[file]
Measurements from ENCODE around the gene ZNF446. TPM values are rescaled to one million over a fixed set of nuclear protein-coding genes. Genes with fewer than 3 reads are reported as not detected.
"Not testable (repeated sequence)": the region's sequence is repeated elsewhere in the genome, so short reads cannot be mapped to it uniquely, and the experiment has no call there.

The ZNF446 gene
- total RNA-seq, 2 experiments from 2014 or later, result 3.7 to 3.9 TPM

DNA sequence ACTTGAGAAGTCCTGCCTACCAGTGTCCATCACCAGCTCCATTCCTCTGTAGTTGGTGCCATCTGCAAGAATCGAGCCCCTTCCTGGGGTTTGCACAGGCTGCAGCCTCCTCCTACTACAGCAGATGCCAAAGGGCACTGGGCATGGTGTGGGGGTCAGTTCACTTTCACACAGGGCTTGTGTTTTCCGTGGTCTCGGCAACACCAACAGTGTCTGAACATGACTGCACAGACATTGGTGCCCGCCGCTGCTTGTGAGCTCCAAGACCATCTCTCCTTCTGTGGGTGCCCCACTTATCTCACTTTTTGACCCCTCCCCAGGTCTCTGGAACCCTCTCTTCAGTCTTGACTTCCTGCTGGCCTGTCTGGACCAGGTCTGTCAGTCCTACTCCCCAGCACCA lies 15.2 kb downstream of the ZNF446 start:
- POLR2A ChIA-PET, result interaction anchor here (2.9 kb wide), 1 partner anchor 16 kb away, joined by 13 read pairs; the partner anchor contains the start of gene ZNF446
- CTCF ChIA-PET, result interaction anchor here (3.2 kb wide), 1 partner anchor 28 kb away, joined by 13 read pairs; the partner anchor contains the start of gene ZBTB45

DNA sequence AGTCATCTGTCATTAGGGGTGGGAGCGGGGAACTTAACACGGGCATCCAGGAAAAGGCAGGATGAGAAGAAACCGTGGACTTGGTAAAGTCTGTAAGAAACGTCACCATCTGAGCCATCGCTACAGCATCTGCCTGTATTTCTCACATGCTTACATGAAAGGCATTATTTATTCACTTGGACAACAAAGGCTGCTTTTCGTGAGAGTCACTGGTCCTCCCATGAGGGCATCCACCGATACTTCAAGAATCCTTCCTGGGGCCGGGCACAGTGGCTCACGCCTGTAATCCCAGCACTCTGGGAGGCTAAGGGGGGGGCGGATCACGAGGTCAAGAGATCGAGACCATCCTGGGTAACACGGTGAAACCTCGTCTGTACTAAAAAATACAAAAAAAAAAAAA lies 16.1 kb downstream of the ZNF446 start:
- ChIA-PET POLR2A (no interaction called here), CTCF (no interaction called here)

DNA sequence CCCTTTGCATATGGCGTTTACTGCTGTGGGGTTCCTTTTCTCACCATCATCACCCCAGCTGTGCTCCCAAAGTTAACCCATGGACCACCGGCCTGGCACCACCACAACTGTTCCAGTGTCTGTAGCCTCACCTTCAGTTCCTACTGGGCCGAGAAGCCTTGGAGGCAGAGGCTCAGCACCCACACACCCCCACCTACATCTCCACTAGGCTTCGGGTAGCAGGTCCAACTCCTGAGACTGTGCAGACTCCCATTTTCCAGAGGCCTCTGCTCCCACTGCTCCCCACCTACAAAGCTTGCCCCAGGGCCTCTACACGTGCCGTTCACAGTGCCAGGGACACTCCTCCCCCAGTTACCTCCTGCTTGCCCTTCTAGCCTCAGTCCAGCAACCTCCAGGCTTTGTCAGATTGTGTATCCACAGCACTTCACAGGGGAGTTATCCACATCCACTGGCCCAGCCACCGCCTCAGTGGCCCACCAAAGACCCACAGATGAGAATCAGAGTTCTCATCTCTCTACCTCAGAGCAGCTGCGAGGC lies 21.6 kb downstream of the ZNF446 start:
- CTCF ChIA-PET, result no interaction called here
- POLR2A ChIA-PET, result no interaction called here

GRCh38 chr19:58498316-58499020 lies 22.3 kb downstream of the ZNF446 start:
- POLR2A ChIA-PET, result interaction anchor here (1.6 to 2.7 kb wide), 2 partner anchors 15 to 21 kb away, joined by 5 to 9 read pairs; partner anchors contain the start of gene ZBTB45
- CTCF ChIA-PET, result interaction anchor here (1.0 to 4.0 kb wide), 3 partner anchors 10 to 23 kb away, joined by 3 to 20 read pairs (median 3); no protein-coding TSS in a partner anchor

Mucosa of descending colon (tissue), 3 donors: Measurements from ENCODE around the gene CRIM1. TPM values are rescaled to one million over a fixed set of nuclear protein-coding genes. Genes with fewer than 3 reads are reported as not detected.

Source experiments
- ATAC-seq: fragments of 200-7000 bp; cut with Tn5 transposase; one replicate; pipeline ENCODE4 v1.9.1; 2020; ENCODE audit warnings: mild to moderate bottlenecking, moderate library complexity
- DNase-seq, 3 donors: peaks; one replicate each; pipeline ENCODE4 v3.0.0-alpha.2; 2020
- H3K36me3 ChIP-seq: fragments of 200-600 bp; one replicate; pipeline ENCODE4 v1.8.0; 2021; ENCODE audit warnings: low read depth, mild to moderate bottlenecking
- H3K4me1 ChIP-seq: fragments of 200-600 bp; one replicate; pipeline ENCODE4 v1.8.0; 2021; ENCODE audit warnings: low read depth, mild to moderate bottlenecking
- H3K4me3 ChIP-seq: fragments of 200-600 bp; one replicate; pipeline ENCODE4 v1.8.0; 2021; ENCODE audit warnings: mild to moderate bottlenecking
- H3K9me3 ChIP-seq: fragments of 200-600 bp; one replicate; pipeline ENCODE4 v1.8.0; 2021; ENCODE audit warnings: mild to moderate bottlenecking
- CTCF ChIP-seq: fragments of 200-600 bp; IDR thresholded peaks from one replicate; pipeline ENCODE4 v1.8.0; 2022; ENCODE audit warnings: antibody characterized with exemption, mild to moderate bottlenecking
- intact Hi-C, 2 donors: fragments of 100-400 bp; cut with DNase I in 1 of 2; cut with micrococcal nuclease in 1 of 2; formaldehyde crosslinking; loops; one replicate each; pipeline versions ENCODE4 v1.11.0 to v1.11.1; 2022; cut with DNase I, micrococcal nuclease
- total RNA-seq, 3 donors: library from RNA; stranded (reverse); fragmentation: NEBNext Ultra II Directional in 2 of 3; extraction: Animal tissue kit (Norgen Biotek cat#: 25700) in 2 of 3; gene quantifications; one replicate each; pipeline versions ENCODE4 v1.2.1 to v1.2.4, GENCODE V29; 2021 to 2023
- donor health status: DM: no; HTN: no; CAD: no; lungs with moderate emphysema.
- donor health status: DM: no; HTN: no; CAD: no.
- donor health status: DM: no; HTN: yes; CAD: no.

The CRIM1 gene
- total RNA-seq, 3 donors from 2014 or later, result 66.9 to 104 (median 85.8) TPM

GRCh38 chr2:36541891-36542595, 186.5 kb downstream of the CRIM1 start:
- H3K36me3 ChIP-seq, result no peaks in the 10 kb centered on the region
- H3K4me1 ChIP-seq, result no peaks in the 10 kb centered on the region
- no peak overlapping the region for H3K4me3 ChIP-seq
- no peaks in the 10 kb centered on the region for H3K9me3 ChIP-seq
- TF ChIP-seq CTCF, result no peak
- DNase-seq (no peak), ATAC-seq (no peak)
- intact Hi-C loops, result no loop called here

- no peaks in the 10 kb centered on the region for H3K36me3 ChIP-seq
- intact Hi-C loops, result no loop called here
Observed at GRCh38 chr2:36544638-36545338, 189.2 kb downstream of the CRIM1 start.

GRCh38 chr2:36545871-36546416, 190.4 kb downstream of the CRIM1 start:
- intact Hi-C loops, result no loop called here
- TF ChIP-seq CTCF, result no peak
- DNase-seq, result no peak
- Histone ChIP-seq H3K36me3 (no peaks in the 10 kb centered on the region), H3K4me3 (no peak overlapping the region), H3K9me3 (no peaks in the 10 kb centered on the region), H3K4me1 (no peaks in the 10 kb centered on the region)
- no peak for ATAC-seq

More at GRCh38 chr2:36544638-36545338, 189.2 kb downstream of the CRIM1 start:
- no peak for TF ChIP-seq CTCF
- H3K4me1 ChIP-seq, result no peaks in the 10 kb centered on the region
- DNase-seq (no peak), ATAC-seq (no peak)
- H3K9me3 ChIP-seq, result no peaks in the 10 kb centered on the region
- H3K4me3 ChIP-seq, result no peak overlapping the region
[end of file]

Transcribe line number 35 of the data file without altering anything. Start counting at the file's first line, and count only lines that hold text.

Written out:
- no peak overlapping the region for H3K4me3 ChIP-seq